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J Membr Biol. 2002 Jan 15;185(2):165-76. Epub 2002 Feb 5.

Distribution and regulation of ENaC subunit and CFTR mRNA expression in murine female reproductive tract.

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1
Epithelial Cell Biology Research Center, Department of Physiology, Faculty of Medicine, Chinese University of Hong Kong, Shatin, NT, Hong Kong, SAR.

Abstract

The present study investigated the regional distribution and cyclic changes in the mRNA expression of epithelial Na+ channel (ENaC) subunit and cystic fibrosis transmembrane conductance regulator (CFTR), a cAMP-activated Cl- channel, in adult female mouse reproductive tract. In situ hybridization revealed that in contrast to the abundant expression of CFTR, ENaC (alpha, beta, gamma) mRNA signal was not detected throughout the estrus cycle in the ovary and oviduct. Messenger RNA for all ENaC subunits was abundantly detected in the cervical and vaginal epithelia throughout the estrus cycle but for CFTR, mRNA was found only at proestrus. In the uterine epithelium, alphaENaC mRNA was detected at diestrus but not found at any other stage, while CFTR mRNA was only detected at early estrus but not other stages. Semi-quantitative RT-PCR detected mRNA for all ENaC subunits in the uterus throughout the cycle with maximal expression at diestrus and CFTR mRNA was only found in the early stages of the cycle. The involvement of ENaC and CFTR in Na+ absorption and Cl- secretion was demonstrated in cultured endometrial epithelia using the short-circuit current technique and found to be influenced by ovarian hormones. Taken together, these data indicate a main secretory role of the ovary and oviduct and a predominantly absorptive role of the cervix and vagina. The present results also suggest an ability of the uterus to secrete and absorb at different stages of the estrus cycle. Variations in the fluid profiles may be dictated by the regional and cyclic variations in expression of ENaC and CFTR and are likely to contribute to various reproductive events in different regions of the female reproductive tract.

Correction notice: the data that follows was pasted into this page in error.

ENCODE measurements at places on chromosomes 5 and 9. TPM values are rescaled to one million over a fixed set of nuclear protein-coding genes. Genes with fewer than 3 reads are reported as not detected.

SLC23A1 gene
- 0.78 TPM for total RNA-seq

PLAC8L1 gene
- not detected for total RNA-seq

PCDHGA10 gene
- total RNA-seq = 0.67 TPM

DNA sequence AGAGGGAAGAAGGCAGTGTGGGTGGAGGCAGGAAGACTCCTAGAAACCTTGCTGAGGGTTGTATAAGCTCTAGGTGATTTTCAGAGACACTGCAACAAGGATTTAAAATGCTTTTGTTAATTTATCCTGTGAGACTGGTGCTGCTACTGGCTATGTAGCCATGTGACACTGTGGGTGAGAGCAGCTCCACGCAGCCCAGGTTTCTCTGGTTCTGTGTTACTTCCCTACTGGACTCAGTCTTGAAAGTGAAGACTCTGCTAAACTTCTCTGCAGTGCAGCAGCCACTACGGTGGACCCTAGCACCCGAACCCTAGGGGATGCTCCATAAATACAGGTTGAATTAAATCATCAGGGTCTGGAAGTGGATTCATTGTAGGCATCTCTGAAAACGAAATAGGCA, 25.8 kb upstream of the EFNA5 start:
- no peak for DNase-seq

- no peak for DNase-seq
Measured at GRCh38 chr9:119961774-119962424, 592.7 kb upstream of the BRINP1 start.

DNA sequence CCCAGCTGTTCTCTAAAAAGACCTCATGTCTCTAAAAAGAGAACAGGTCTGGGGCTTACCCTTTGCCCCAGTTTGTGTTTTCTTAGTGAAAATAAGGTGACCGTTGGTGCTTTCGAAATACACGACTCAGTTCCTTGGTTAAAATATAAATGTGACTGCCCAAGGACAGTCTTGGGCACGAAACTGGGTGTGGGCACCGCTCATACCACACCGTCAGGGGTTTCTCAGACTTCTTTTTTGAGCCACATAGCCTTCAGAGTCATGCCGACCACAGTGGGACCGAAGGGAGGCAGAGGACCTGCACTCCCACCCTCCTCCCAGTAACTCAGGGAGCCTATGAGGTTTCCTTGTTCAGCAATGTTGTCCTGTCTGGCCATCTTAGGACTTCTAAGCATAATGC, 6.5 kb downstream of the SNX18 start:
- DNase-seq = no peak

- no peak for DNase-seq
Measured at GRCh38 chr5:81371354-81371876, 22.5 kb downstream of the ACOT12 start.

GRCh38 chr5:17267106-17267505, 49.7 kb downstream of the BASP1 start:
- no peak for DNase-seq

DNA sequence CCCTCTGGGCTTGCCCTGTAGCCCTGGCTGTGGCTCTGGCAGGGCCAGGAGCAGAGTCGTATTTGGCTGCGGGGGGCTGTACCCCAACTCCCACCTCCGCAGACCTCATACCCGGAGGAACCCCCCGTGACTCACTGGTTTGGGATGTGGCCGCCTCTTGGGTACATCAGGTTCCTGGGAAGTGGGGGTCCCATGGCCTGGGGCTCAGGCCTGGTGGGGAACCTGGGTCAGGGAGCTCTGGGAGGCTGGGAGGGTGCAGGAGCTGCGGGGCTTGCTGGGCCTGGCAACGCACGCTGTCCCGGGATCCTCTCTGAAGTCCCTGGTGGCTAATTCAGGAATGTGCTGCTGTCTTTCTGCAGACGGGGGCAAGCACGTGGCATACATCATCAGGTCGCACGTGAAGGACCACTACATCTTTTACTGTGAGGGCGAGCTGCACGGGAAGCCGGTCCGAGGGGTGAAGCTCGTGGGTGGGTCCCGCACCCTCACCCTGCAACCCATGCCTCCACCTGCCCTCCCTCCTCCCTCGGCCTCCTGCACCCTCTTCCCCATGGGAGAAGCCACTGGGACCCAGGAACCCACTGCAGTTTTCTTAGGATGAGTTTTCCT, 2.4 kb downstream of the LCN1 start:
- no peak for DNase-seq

PMID:
11891575
DOI:
10.1007/s00232-001-0117-y
[Indexed for MEDLINE]
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